Adam Habib to ‘step aside’ as SOAS director during racism probe

Leader only started in January but provoked fury by using N-word in call with students

March 18, 2021
Adam Habib, director of SOAS University of London
Source: University of the Witwatersrand

Adam Habib is to step aside as director of SOAS University of London while an investigation into allegations of anti-black racism at the institution is conducted.

Professor Habib, who started in the role only in January, provoked fury by using the N-word in a video call with students, with a petition calling for his dismissal or resignation being launched.

Earlier this week, SOAS said that it was committed to taking action on students’ complaints that SOAS lecturers had in the past used the slur without reproach, with “Adam Habib as our director”. The institution announced that Judy Clements, a former chief executive of the Office of the Independent Adjudicator for Higher Education, would lead a review of the issue.

But in a statement issued on 18 March, Marie Staunton, chair of SOAS’ board of trustees, said she had “agreed with director Adam Habib that he will step aside while this investigation takes place, so as not to compromise the investigation”.

“We are affirming that all the actions set out in the board statement on Tuesday continue to be taken forward. We will continue to find ways to facilitate the mediated conversations and engagement – including with Adam – that centre the black community and the SOAS community broadly, in ways that also do not compromise the process of the investigation,” Ms Staunton said.

“Adam will step aside as of today, ahead of the commencement of the investigation and until the conclusion of the process.”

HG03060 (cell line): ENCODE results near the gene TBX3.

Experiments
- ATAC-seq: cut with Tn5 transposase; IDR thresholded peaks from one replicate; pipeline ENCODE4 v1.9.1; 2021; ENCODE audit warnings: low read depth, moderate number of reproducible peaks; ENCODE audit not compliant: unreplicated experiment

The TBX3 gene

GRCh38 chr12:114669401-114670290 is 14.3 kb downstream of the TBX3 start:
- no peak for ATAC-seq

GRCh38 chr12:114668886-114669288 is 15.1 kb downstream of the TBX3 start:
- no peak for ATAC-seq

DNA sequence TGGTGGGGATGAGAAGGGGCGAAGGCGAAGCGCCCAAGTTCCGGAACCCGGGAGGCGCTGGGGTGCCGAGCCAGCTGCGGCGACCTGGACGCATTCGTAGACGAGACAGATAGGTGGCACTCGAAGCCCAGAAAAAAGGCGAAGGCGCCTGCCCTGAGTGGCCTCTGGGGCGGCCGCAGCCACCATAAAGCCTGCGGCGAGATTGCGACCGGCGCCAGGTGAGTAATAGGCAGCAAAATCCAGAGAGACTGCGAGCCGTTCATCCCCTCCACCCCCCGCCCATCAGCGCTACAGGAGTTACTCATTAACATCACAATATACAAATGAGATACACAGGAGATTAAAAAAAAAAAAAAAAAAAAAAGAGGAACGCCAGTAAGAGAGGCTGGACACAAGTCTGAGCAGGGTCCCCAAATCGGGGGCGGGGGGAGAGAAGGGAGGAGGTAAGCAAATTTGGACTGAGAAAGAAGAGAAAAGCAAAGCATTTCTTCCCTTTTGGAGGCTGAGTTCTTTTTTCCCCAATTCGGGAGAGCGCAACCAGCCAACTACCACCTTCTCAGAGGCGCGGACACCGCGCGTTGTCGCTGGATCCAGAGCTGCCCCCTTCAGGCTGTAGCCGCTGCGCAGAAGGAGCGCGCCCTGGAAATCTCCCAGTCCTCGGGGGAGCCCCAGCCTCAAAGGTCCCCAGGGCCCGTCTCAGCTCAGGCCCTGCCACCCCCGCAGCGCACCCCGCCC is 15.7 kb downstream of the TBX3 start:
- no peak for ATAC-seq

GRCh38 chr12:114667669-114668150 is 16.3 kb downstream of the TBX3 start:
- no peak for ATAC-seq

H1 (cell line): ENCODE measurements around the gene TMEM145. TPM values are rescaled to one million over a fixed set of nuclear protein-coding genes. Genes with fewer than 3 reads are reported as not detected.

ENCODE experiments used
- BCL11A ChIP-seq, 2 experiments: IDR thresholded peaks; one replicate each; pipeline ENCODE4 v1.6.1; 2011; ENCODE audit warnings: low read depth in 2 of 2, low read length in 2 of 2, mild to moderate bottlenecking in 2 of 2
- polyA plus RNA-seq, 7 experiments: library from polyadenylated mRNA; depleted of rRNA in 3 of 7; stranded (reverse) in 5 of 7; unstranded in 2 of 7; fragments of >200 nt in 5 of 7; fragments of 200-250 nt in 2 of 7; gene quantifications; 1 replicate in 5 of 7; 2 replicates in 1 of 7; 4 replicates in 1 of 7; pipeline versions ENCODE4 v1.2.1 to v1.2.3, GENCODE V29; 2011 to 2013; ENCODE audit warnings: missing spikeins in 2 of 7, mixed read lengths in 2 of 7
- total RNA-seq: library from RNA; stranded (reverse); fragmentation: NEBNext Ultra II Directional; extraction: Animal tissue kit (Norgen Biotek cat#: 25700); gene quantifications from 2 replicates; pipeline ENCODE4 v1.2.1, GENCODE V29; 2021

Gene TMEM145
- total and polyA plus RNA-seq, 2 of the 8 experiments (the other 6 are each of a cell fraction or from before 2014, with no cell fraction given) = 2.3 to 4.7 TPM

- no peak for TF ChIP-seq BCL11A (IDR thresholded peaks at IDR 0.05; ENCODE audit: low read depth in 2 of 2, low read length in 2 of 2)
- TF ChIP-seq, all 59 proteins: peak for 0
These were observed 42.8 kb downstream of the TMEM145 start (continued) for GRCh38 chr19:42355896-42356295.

Claire Ozanne, SOAS’ deputy director and provost, will serve as interim director in the meantime.

In the call, Professor Habib was told by a black student that he could not use the N-word because he was not a black man and did “not face the trauma and the oppression of black bodies, what we go through 24/7 for the last 500 years”.

Professor Habib, former vice-chancellor of the University of the Witwatersrand, explained that the word was used in his native South Africa, where “when someone uses it, the context matters”. He subsequently issued an apology but emphasised that he had mentioned the word while explaining that action would be taken against its use, and had not used it in a pejorative way.

SOAS’ board previously said that Ms Clements’ investigation would examine “unexplored and unactioned complaints about anti-black conduct across the school and how those affect students’ learning outcomes and staff work environment”, plus “issues that students raised in the Thursday 11 March all-student meeting and their concerns about how those were discussed in that meeting”.

Before the most recent announcement, Professor Habib had issued a statement welcoming the investigation.

“I am mortified that I made this mistake last week and apologise for this. What I was trying to convey was that I take racism seriously, if there are any cases of racism at SOAS I want to be made aware of them, and that I am committed to taking action,” Professor Habib said in the earlier statement.

“I have fought racism my whole life, battling apartheid in South Africa, but this has shown me that I still have more to learn and more work to do. Having spent my career and my activism concentrating on equality, poverty and social justice, I moved to the UK to join SOAS a few months ago because I want to be part of positive change here.

“I will focus my time listening to black colleagues and students, to help to educate myself, to keep on learning, and as I do so I am open to my views changing.”

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